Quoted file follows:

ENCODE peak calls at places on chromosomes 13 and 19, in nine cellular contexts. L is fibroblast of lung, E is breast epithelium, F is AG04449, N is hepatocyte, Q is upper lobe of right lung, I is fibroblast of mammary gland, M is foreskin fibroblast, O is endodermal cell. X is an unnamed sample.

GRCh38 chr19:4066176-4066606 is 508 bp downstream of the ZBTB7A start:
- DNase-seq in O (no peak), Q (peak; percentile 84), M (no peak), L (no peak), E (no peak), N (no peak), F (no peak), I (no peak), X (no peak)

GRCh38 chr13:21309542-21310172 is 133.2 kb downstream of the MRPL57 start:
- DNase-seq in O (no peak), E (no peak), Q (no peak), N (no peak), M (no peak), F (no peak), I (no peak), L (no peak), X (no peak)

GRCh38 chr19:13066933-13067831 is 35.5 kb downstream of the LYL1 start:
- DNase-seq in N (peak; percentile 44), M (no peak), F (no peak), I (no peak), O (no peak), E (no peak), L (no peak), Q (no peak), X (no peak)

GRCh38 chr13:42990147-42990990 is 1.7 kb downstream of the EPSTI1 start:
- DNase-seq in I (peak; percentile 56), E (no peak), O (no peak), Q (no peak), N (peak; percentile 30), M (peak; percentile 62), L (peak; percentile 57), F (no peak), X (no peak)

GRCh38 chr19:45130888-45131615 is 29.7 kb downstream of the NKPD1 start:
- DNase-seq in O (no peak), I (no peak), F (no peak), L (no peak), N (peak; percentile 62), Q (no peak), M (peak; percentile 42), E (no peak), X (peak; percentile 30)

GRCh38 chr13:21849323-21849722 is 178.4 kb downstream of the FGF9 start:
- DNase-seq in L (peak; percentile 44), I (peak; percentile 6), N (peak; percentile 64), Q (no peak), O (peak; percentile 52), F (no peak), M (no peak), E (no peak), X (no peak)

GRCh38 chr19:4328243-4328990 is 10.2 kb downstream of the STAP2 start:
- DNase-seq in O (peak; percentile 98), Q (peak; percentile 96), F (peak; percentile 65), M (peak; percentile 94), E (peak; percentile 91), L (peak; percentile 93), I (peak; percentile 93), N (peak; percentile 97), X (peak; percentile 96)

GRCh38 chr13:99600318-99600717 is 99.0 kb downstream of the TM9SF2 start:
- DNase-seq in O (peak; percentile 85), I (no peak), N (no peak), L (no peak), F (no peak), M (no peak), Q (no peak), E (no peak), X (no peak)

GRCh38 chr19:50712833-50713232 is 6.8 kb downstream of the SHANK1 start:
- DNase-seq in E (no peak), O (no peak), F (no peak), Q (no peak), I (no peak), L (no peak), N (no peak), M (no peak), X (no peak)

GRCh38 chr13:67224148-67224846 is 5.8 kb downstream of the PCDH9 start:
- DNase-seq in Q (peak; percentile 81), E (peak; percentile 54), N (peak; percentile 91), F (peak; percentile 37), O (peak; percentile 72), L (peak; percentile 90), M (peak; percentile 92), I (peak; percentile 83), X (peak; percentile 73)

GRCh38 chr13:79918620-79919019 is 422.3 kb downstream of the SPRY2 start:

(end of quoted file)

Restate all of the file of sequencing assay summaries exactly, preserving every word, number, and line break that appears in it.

ENCODE peak calls at places on chromosomes 13 and 19, in nine cellular contexts. L is fibroblast of lung, E is breast epithelium, F is AG04449, N is hepatocyte, Q is upper lobe of right lung, I is fibroblast of mammary gland, M is foreskin fibroblast, O is endodermal cell. X is an unnamed sample.

GRCh38 chr19:4066176-4066606 is 508 bp downstream of the ZBTB7A start:
- DNase-seq in O (no peak), Q (peak; percentile 84), M (no peak), L (no peak), E (no peak), N (no peak), F (no peak), I (no peak), X (no peak)

GRCh38 chr13:21309542-21310172 is 133.2 kb downstream of the MRPL57 start:
- DNase-seq in O (no peak), E (no peak), Q (no peak), N (no peak), M (no peak), F (no peak), I (no peak), L (no peak), X (no peak)

GRCh38 chr19:13066933-13067831 is 35.5 kb downstream of the LYL1 start:
- DNase-seq in N (peak; percentile 44), M (no peak), F (no peak), I (no peak), O (no peak), E (no peak), L (no peak), Q (no peak), X (no peak)

GRCh38 chr13:42990147-42990990 is 1.7 kb downstream of the EPSTI1 start:
- DNase-seq in I (peak; percentile 56), E (no peak), O (no peak), Q (no peak), N (peak; percentile 30), M (peak; percentile 62), L (peak; percentile 57), F (no peak), X (no peak)

GRCh38 chr19:45130888-45131615 is 29.7 kb downstream of the NKPD1 start:
- DNase-seq in O (no peak), I (no peak), F (no peak), L (no peak), N (peak; percentile 62), Q (no peak), M (peak; percentile 42), E (no peak), X (peak; percentile 30)

GRCh38 chr13:21849323-21849722 is 178.4 kb downstream of the FGF9 start:
- DNase-seq in L (peak; percentile 44), I (peak; percentile 6), N (peak; percentile 64), Q (no peak), O (peak; percentile 52), F (no peak), M (no peak), E (no peak), X (no peak)

GRCh38 chr19:4328243-4328990 is 10.2 kb downstream of the STAP2 start:
- DNase-seq in O (peak; percentile 98), Q (peak; percentile 96), F (peak; percentile 65), M (peak; percentile 94), E (peak; percentile 91), L (peak; percentile 93), I (peak; percentile 93), N (peak; percentile 97), X (peak; percentile 96)

GRCh38 chr13:99600318-99600717 is 99.0 kb downstream of the TM9SF2 start:
- DNase-seq in O (peak; percentile 85), I (no peak), N (no peak), L (no peak), F (no peak), M (no peak), Q (no peak), E (no peak), X (no peak)

GRCh38 chr19:50712833-50713232 is 6.8 kb downstream of the SHANK1 start:
- DNase-seq in E (no peak), O (no peak), F (no peak), Q (no peak), I (no peak), L (no peak), N (no peak), M (no peak), X (no peak)

GRCh38 chr13:67224148-67224846 is 5.8 kb downstream of the PCDH9 start:
- DNase-seq in Q (peak; percentile 81), E (peak; percentile 54), N (peak; percentile 91), F (peak; percentile 37), O (peak; percentile 72), L (peak; percentile 90), M (peak; percentile 92), I (peak; percentile 83), X (peak; percentile 73)

GRCh38 chr13:79918620-79919019 is 422.3 kb downstream of the SPRY2 start: